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Council of Mortgage Lenders
Buy to Let Lending
Buy to Let Regulation
Over 11 per cent of all mortgages in Britain last year went towards buy to let mortgages according to a new report from the Council of Mortgage Lenders.
The report shows that gross buy to let lending was £16.4 billion last year, which is not only an increase of 19% compared to the £13.8 billion recorded in 2011, but is also the highest level recorded in 4 years.
In Q4 investors borrowed £4.2 billion in 34,300 buy to let loans. This is down slightly on Q3's £4.6 billion in 36,700 but up on the £3.9 billion borrowed across 34,200 loans in Q4 last year. In the year as a whole investors took out 136,900 buy-to-let loans (almost half of which were remortgages).
At year end 1,445,300 buy to let loans were left outstanding, some 13% of all mortgages according to the CML report. Of this 1.14% ended the year in arrears of more than three months, compared with 2.03% of owner-occupier loans. On the other hand, the annual repossession rate at 0.48% was higher than the equivalent owner-occupier rate of 0.27%, reflecting the different considerations involved in the two sectors.
The average loan to value in the buy to let sector is 75% according to the report and banks are asking for at least 125% minimum rental cover.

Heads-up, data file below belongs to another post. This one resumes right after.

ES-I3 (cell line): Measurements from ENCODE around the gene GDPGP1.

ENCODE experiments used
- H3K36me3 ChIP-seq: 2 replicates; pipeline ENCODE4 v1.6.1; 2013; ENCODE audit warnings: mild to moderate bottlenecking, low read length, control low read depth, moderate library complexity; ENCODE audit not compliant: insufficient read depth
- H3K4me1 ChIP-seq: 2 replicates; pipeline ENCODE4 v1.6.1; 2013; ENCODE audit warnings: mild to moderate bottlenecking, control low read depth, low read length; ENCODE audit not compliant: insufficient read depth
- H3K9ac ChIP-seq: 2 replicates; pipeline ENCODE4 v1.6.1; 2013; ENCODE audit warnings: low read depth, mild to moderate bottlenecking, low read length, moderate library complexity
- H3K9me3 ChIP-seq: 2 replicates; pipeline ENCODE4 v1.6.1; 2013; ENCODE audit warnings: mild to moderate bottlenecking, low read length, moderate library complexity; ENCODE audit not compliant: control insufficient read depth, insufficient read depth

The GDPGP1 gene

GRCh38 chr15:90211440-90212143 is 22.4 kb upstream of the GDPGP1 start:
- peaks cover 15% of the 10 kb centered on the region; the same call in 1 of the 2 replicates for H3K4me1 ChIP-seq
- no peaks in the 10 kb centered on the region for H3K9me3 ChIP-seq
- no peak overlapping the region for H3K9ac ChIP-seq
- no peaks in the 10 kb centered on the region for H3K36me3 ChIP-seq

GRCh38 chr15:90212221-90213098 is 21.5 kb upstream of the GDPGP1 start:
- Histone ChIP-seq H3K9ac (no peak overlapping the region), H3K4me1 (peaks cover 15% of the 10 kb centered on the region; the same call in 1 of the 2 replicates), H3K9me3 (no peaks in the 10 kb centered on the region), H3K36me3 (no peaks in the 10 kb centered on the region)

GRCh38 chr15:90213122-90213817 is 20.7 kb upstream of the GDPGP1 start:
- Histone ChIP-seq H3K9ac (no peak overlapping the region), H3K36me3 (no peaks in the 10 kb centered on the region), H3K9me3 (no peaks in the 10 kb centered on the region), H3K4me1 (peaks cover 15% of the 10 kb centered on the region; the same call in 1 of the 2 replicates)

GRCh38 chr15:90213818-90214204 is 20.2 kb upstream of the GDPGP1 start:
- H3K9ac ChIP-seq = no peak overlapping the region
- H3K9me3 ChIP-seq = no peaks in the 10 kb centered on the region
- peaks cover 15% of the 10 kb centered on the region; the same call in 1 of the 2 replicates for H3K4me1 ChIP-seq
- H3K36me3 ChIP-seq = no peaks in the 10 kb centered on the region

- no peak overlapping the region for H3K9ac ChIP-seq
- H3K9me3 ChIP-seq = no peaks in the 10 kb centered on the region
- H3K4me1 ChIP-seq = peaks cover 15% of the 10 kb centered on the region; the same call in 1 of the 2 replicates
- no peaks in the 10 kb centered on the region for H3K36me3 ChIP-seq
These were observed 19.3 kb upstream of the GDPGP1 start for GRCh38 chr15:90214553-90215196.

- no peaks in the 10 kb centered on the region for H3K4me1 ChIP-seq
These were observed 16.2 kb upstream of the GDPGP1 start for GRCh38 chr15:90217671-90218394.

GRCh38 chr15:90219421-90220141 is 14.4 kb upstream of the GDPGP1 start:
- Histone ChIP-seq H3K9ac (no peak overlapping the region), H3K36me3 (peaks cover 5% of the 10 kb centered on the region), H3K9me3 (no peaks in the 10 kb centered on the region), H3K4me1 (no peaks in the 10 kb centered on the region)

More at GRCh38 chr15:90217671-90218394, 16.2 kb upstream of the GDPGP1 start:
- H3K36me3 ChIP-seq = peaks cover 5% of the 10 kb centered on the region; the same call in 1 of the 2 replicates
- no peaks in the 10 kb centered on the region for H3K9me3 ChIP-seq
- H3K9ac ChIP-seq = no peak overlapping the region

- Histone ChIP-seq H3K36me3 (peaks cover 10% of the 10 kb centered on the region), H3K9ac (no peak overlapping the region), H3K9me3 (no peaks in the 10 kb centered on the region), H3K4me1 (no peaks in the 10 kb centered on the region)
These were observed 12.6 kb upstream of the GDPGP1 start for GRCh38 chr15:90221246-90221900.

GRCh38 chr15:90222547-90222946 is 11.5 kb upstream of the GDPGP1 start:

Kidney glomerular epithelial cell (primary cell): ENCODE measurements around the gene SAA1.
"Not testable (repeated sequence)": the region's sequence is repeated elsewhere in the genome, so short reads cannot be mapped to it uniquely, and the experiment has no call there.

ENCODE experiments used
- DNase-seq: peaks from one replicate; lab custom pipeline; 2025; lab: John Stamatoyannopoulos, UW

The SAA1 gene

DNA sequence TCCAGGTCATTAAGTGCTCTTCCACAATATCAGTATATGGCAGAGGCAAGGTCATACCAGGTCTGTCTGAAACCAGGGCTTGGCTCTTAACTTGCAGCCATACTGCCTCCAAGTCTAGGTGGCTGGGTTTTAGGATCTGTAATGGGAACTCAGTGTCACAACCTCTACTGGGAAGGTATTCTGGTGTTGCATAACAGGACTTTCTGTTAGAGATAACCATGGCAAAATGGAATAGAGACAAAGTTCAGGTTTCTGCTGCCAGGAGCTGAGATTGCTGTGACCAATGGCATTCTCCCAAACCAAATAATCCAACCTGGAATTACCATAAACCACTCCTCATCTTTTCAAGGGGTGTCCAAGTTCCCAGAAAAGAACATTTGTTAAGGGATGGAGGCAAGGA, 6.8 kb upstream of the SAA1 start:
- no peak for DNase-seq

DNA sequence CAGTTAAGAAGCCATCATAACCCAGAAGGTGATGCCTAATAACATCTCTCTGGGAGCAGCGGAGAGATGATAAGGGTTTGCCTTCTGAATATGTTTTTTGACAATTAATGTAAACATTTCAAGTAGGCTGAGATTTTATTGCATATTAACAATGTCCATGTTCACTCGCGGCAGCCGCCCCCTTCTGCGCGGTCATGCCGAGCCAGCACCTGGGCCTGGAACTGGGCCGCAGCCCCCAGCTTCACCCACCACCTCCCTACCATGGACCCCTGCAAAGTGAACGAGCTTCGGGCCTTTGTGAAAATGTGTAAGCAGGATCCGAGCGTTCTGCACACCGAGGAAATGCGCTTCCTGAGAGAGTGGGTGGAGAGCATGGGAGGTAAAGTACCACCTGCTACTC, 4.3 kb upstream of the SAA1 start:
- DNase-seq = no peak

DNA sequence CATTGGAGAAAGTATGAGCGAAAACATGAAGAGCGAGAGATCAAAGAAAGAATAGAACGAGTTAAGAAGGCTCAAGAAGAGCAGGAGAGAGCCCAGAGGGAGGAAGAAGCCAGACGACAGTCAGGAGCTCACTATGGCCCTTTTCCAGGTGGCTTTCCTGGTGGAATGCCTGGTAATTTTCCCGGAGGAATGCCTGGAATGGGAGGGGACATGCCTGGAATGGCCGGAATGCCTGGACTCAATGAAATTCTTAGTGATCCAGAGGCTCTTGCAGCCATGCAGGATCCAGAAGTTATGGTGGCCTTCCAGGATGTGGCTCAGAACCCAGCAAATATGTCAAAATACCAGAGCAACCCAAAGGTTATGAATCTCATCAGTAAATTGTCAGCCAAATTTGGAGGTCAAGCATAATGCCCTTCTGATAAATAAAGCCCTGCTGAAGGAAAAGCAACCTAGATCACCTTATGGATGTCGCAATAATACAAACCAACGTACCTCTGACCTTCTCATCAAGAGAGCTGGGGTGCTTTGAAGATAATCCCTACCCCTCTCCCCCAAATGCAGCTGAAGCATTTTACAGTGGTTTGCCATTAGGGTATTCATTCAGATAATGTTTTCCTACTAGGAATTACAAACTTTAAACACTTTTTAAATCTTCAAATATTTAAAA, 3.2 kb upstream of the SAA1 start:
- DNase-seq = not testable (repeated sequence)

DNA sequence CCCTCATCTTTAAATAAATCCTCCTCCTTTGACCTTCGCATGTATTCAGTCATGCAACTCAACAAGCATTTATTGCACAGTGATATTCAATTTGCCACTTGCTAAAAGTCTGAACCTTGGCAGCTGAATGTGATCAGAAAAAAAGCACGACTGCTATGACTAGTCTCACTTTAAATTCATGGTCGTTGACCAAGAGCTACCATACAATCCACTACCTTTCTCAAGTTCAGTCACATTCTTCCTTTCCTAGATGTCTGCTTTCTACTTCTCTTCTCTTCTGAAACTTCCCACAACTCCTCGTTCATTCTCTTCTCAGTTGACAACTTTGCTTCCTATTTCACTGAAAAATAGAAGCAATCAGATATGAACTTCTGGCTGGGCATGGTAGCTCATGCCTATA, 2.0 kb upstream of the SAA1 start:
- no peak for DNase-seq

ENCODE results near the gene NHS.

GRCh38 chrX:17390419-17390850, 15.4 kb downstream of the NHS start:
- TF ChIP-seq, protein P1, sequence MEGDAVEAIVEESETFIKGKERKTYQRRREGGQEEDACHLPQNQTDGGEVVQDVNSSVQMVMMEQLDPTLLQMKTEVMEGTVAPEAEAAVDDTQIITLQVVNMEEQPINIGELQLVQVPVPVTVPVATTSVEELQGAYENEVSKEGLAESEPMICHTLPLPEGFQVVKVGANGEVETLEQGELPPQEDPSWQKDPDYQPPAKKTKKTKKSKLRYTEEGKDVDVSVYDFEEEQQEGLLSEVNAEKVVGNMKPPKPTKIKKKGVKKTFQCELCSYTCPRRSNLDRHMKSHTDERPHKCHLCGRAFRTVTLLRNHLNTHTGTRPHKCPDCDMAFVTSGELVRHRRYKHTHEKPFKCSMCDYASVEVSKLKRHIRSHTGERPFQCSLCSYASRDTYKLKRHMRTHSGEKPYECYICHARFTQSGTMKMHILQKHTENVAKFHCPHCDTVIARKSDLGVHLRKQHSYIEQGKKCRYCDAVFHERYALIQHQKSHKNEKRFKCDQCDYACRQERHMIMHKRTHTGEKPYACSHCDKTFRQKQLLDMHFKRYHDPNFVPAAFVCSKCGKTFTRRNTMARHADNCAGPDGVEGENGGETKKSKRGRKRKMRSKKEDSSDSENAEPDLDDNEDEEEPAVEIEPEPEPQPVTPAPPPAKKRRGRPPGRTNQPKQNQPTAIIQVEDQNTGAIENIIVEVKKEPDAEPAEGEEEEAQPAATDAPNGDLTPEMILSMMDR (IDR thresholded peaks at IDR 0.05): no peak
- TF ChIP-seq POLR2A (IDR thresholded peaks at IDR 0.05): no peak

CML director general Paul Smee comments:
"Buy-to-let is benefiting from strong tenant demand, which is likely to continue. Loan performance compares favourably with the owner-occupier sector, and the overall outlook for the buy-to-let sector is positive.
"Landlords who can demonstrate a strong track record are in a good position to expand their portfolios. However, new potential landlords need to tread carefully before entering the buy-to-let market; considerations such as landlord licensing reinforce the need for potential landlords to gain a strong understanding of the legal and operating environment.
"Looking ahead, we will find out later in the year whether or not buy-to-let lending ends up within the scope of mortgage regulation as a result of the European Directive currently being finalised. If this does happen, policymakers must ensure that the very clear differences between buy-to-let and owner-occupier lending risks and operations are fully recognised in any regulatory framework that may emerge."
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